Quantela recently launched a platform called CoVER (Coronavirus Emergency Response Platform) which enables authorities to input all their data from across their field of operations, including medical resource tracking, testing kits and results, outbreak locations, quarantine locations and duration, and critical asset locations, into one accessible database.

The platform – which can be tailored to the needs of each locality and deployed within as few as three days – incorporates any data source that influences their time-critical operational decision-making can be fed into a cloud-based system that gives them increased insight and control over these fast-moving situations. 

The dashboard visualizes complex data sets and is able to reliably predict where the virus will be, allowing leaders to reallocate resources accordingly to prevent shortages. Users can drill down from macro-level data (across states, counties, etc.) all the way down to an analysis of city sectors and even individual patients to ascertain how to best deploy resources to manage and contain outbursts and manage infection clusters, taking actions such as sending real-time notifications to health workers in a particular area. 

Quantela’s digital urban services technology also includes a Citizen App which can be installed on their phones and allows individuals to perform self-assessments and self-report. Citizens can also use the app to receive information about the current situation in their area, including official government updates and notifications, “red zone” alerts, health advice, and the location of their nearest testing and treatment facilities. Field responders, meanwhile, can use CoVER to record their temperature and other vital statistics. Going forward, it may be possible to leverage such capabilities to detect and stop further outbreaks at a much earlier stage by monitoring how positive patients are recovering, and who is traveling.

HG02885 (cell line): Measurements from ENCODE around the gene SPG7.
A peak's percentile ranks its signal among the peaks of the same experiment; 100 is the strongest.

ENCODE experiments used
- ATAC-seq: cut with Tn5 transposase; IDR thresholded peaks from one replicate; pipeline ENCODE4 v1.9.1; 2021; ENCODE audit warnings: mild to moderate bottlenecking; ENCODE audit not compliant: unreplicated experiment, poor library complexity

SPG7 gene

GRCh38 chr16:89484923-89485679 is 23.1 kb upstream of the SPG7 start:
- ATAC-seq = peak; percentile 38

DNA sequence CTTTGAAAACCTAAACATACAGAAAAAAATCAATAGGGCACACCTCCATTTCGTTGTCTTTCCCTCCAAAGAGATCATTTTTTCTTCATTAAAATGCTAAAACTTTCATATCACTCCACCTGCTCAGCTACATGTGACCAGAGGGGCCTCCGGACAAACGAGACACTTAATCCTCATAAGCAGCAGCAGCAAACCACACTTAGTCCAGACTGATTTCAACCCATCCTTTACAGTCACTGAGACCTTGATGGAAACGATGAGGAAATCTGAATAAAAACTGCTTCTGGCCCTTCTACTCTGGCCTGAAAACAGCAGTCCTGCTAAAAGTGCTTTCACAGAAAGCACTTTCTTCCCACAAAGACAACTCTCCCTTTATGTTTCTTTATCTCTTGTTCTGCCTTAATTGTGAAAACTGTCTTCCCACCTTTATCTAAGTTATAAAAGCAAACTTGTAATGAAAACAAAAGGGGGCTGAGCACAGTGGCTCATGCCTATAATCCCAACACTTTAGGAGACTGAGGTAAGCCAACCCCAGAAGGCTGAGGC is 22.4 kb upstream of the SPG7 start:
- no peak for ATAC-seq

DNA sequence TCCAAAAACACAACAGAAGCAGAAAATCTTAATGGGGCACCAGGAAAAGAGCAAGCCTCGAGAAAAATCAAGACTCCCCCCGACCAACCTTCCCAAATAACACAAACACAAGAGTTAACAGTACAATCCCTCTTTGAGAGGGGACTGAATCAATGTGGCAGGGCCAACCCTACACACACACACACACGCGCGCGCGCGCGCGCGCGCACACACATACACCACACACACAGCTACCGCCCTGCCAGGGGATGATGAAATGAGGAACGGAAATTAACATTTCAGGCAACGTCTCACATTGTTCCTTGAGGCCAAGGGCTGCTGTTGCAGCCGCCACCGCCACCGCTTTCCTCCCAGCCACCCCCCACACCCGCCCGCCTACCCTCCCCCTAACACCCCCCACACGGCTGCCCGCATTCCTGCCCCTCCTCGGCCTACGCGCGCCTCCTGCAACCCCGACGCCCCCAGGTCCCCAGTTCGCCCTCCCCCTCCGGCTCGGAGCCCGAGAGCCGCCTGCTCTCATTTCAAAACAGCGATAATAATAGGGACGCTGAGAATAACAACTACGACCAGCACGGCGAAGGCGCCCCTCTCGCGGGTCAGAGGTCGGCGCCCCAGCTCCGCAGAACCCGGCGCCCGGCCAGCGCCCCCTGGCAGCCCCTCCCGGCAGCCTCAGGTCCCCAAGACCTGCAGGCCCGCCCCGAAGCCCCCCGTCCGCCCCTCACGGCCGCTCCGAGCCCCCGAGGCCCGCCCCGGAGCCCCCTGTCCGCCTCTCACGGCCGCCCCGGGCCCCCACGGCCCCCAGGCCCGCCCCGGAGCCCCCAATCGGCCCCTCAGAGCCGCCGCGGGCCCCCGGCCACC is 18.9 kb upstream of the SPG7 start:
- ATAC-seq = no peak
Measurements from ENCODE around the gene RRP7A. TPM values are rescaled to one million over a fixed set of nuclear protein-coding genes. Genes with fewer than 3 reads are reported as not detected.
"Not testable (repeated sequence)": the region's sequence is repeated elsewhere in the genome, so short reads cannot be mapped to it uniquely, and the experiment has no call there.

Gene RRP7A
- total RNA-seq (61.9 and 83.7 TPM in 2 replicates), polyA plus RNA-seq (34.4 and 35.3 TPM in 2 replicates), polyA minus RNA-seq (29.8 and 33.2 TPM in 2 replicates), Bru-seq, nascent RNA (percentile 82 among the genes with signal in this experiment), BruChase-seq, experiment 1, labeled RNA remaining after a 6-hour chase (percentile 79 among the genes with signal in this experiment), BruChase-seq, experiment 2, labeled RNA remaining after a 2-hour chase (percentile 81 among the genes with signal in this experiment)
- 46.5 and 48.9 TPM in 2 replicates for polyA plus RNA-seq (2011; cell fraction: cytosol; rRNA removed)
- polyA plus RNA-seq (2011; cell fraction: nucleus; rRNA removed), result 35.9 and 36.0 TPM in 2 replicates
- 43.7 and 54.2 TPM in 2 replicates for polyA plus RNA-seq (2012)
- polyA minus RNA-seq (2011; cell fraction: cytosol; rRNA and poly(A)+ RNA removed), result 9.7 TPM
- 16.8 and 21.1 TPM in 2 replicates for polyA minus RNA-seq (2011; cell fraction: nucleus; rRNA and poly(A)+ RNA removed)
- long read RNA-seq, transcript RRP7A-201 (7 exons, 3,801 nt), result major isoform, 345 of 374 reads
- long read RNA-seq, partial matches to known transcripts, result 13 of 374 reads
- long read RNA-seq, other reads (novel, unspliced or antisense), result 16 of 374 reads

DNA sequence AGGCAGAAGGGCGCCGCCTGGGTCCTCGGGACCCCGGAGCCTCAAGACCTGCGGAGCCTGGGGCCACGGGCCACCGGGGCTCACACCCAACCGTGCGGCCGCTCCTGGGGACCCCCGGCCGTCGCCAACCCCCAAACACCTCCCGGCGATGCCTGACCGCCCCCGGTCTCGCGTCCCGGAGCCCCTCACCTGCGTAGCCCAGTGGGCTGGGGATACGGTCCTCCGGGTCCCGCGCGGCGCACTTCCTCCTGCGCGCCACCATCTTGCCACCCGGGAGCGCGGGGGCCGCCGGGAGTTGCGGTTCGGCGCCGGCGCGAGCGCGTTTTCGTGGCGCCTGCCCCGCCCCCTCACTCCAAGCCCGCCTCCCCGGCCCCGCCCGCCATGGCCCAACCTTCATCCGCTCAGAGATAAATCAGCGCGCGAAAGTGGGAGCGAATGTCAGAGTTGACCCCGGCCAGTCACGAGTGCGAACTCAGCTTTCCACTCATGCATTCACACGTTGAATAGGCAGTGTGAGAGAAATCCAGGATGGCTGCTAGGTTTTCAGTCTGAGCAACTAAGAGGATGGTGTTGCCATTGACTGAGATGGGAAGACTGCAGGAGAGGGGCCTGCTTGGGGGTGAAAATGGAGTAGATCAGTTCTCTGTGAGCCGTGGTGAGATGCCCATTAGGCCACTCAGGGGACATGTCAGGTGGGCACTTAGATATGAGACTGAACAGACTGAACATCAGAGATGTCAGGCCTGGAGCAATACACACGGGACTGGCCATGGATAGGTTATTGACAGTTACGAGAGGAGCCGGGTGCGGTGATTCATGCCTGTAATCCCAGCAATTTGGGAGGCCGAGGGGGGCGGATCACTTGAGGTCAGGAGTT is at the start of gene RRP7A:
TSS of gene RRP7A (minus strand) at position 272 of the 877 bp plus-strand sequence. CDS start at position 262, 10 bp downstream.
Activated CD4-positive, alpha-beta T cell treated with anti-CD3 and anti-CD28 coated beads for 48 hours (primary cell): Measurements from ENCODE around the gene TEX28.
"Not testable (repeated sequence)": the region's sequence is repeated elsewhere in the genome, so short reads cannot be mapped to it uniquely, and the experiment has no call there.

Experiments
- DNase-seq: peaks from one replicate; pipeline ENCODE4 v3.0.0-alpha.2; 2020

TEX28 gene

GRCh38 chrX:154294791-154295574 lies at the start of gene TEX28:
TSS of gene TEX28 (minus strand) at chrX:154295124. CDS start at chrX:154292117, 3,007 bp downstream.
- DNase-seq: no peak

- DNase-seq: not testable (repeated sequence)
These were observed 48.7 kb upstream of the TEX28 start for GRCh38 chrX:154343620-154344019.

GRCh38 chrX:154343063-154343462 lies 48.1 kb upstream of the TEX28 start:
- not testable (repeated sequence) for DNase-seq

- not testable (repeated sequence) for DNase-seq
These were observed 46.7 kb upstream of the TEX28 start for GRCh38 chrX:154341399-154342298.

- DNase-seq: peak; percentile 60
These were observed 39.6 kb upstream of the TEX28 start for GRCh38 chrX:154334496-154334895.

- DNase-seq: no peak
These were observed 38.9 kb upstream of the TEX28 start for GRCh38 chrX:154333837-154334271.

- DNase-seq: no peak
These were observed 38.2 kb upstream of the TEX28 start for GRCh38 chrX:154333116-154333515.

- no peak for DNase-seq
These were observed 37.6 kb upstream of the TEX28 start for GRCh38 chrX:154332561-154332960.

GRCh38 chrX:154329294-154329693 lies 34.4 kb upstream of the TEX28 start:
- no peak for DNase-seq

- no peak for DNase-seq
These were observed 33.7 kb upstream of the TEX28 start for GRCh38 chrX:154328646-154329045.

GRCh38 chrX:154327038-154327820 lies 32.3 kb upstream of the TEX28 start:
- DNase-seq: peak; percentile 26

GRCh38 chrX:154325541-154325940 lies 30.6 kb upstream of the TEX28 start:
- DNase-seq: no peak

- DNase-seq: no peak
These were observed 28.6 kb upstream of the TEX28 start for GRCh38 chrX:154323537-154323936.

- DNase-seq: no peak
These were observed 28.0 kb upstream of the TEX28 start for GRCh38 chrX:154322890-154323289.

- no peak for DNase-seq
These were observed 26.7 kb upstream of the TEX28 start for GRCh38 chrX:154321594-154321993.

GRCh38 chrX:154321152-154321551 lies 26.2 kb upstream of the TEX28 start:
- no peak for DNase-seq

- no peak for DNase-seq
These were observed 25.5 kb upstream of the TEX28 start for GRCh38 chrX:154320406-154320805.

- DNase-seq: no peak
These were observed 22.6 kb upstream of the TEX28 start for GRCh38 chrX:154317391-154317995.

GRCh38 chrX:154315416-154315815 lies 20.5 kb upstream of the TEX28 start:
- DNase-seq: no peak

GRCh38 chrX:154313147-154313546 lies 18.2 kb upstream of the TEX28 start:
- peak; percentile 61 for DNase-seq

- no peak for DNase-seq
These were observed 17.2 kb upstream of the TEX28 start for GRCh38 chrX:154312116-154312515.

“Cities will be able to predict future scenarios based on current spreading patterns, understand the impact on critical medical assets, speed up the allocation of patients to hospitals with available capacity, track quarantined patients, and distribute assets where it’s needed the most,” Salem concludes.

Hygiene innovation

Wiping Down And Sanitizing Headphones

Perhaps the most noticeable shift in our routine brought on by the spread of COVID-19 has been in personal hygiene. We’ve been made forcibly aware that the very act of touching a surface can contaminate it for extended periods of time. And while frequent hand washing mitigates contagion to some degree, our devices and wearables are much more difficult to effectively disinfect on a regular basis.